Two apartments in LA. Same floor and identical in size and floor plan. One faces the city; the other faces the ocean. The ocean view is over $500K more than the other. People want to see water from where they live.
People pay large premiums to live on river front properties, despite having to put up with flooding, erosion, and the very real possibility of being wiped out by a storm. What are they really paying for? The ability to relax to the ambience of flowing water. Can we put a value on that amenity?
Even though billions of people live close to water, the supply of water-front property is extremely limited. This results in a perfect case study on supply and demand economics. So, what is the perceived value of having a view of water from your living room couch, kitchen counter, or dining table? Or having the sound of a babbling brook within range of where you lay your head at night?
We believe there is real value in the sound of a stream, the meditative ambiance of a pond full of lush aquatic plants and moving flowers (fish), or the view of a waterfall. If you can have this home improvement for less money (by far), and with far less risk and inconvenience than that riverside home you’ve dreamt of, doesn’t it make sense to invest in it? Just our humble opinion.
Ready to invest in a home improvement that will turn your home into your own private paradise? START HERE!
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When you hear the word “pond,” any number of things may come to mind, depending upon your personal experiences, or that of friends and relatives. For example, if you’re from the Midwest, a pond to you is probably anything you can see across. If you’re from the Southwest, it may be a cow tank.
Game Fish/Recreational Pond
This type of pond can be anything from a cozy little fishing retreat to a man-made lake supporting everything from bass fishing to water skiing. If your goal is to hang out on your back porch and practice your fly casting, this might be something that interests you.
Pros: Quite entertaining if you're into fishing or raising game fish
Cons: Generally not very attractive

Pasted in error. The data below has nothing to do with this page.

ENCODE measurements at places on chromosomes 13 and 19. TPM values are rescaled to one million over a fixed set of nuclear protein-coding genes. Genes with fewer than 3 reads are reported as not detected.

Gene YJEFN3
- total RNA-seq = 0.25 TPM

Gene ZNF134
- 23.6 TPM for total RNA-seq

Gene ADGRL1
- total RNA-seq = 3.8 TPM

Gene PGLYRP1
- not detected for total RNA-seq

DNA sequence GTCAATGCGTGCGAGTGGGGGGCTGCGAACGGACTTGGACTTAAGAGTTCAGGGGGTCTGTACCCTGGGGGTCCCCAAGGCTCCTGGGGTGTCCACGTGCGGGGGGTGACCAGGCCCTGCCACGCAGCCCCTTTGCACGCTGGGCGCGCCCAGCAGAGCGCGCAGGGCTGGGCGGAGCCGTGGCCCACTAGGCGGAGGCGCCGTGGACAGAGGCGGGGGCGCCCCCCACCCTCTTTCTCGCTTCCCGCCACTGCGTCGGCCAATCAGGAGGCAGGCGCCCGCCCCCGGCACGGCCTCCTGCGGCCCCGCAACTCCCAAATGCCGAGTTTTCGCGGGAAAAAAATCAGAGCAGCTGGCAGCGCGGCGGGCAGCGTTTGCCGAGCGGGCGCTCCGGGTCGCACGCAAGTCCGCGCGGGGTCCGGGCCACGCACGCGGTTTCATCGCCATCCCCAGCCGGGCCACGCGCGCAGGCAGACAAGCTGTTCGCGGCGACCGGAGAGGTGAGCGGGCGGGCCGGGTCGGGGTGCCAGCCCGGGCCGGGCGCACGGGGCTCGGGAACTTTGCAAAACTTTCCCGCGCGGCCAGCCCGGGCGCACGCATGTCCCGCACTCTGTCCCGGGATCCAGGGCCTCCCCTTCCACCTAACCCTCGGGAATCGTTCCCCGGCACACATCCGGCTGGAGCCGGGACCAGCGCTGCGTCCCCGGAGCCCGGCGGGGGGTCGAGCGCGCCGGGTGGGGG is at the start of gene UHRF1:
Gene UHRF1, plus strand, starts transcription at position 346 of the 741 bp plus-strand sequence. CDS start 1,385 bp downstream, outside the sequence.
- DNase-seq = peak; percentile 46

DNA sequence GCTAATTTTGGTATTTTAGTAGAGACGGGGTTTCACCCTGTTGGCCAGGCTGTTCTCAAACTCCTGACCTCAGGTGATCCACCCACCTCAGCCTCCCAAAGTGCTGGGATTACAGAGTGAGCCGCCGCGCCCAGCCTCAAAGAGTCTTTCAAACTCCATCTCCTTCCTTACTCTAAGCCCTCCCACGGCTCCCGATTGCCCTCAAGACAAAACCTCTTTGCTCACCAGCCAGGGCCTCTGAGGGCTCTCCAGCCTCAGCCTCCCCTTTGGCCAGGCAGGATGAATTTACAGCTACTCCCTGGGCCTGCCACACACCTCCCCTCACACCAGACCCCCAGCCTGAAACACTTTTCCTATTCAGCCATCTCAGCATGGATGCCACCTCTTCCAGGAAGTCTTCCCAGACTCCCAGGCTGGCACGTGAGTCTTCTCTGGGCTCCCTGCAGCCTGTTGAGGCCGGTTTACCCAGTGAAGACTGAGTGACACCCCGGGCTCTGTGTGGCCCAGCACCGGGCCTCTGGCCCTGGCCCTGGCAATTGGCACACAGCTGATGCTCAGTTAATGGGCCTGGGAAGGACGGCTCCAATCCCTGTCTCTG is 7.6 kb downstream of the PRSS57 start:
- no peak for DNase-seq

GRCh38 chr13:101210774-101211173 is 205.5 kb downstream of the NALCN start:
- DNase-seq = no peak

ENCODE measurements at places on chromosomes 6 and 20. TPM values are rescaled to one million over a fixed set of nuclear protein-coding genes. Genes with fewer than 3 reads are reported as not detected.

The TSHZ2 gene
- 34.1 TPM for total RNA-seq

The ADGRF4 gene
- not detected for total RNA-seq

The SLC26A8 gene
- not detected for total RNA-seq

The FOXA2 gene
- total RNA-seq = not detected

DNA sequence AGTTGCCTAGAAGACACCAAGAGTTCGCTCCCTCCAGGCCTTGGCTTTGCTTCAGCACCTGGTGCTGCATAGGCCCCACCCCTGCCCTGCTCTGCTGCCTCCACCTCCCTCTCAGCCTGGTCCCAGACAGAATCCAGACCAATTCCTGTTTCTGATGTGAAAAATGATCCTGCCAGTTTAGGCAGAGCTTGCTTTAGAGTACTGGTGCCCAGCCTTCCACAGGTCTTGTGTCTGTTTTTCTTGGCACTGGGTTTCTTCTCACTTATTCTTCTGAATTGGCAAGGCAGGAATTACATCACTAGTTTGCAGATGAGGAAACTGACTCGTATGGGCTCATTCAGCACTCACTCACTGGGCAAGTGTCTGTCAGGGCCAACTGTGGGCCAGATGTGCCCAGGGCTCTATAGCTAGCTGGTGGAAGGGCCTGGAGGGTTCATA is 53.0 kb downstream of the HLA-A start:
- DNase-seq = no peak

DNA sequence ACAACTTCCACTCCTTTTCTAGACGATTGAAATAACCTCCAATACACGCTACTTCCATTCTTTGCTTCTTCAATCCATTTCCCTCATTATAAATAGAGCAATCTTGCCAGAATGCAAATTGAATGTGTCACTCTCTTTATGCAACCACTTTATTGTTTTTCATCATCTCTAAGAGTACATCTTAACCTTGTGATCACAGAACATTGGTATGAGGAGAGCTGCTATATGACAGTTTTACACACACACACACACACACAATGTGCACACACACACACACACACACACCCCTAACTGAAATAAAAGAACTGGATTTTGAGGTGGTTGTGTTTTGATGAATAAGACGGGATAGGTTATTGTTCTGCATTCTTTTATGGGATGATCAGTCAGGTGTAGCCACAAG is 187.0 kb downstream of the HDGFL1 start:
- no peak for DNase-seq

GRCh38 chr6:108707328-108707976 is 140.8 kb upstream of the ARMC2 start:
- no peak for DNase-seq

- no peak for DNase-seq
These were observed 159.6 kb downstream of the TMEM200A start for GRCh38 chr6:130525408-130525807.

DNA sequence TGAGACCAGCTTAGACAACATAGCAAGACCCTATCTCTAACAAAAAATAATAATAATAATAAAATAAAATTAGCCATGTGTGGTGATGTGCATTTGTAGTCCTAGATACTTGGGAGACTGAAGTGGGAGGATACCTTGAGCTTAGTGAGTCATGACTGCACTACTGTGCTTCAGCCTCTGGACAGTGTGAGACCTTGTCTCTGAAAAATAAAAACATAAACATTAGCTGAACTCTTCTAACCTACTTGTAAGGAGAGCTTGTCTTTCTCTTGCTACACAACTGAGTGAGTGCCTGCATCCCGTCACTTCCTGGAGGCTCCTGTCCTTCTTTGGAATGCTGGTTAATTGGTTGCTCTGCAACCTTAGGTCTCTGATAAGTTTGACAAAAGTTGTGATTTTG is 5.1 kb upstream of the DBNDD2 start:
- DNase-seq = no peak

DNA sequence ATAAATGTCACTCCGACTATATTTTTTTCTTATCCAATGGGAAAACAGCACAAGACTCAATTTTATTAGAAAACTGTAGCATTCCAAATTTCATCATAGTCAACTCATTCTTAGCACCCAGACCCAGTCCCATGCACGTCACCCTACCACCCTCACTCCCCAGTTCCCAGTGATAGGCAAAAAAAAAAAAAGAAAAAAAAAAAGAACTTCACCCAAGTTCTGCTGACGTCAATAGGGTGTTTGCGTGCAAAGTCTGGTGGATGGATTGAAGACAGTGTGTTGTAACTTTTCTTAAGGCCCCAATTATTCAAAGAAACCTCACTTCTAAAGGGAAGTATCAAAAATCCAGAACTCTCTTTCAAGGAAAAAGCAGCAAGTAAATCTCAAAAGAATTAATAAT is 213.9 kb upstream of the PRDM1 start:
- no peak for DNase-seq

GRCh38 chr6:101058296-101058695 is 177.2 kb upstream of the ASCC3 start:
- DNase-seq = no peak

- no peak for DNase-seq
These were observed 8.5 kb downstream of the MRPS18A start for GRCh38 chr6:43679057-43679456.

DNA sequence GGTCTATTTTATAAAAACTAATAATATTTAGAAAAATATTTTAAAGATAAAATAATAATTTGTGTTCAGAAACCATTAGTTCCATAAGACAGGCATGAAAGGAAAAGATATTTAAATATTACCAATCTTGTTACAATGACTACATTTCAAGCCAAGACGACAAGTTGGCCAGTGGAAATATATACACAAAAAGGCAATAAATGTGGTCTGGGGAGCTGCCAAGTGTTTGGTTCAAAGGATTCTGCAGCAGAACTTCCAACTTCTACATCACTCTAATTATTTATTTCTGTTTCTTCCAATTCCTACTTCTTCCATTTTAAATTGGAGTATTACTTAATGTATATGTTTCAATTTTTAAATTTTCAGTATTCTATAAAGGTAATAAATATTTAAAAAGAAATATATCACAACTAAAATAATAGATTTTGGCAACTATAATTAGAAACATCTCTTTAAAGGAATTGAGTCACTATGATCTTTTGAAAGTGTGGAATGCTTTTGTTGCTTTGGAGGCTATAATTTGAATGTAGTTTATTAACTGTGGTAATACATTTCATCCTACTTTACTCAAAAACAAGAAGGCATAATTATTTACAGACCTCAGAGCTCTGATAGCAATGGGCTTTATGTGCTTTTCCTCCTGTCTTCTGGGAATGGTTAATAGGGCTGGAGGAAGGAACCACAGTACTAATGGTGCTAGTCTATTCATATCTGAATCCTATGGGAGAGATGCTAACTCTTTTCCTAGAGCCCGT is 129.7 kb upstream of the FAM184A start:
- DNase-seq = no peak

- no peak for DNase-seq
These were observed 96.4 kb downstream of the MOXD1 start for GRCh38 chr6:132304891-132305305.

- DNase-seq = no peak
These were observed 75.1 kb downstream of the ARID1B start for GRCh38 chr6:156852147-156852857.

This type of pond is specifically designed to catch run-off from rain, irrigation, etc. It is actually designed to be dry most of the time. This is something of a requirement in some cities and communities, either as a neighborhood or on individual lots.
Pros: Acts as stormwater management
Cons: Can breed mosquitoes if the water stands too long because it has no circulation
Rigid System Pond
This type of pond is appropriate in some settings, such as swimming pools. There are several types of rigid liners to choose from, depending on the application and your goals.
Pros: Can be easy to maintain, just throw in a chlorine tab once in a while
Cons: Will absolutely eventually crack and leak, and because it's a rigid system, repair is costly and most of the time ineffective compared to the cost. Not very natural-looking.
Koi Pond With Techno-Filtration/Sterilizers
This type of pond is for those of you who are specifically interested in raising multi-thousand dollar show fish. They are generally not pleasant to look at, they require a lot of equipment and maintenance (see picture), and they are rather expensive, both to set up and to maintain. However, if your goal is to raise show Koi, this is what you need to invest in.
Pros: Great for raising show Koi
Cons: Maintenance-hogs; not very attractive
Organic Water Garden/Flexible System Pond
This is the type of pond that we will spend the majority of this book discussing. An organic water garden is a sustainable, low maintenance, ecological environment created within the pond. This pond will support Koi (as pets) and aquatic plants, and provides a rich environment for both to thrive.
Pros: Beautiful; low maintenance; last a LONG time
Cons: Your friends, families, and neighbors may visit more often than you'd like just to hang out by the pond
Curl up with a Good Brook!
Who doesn't love to hang out next to a babbling brook? It's such a soothing and relaxing sound! Sometimes, a waterfall is just too much sound if you have a quiet little yard. And maybe you don't want a pond for whatever reason. A re-circulating disappearing pondless stream is a great landscape idea!
Backyard Design Ideas for Streams
Streams are SO versatile! Here is just a small list of benefits to landscape ideas for streams to "wet" your appetite:
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The Pond Gnome designs & builds award-winning living water features for the desert Southwest. Invite a little magic into your garden!
Waterfalls add delightful sound to the garden and can be customized for your listening pleasure. If you live near busy traffic, you might want a grand waterfall to drown out the noise of cars rushing by. But if you live in a more suburban area, a small idyllic stream or waterfall can create just the right melody for harmonizing with native & migratory birds. Whatever your fancy, the perfect waterfall can be created just for you ... so sit a spell and enjoy!
Fallen logs are strategically placed to make this stream appear as though it's been part of the landscape for tens of years.
Flowers and plants soften the edges of large stone and help to naturalize the waterfall.
A gentle stream calms and soothes the soul after a stressful day at work. Who wouldn't want to grab a cold glass of iced tea or lemonade and unwind while gazing at this scenery?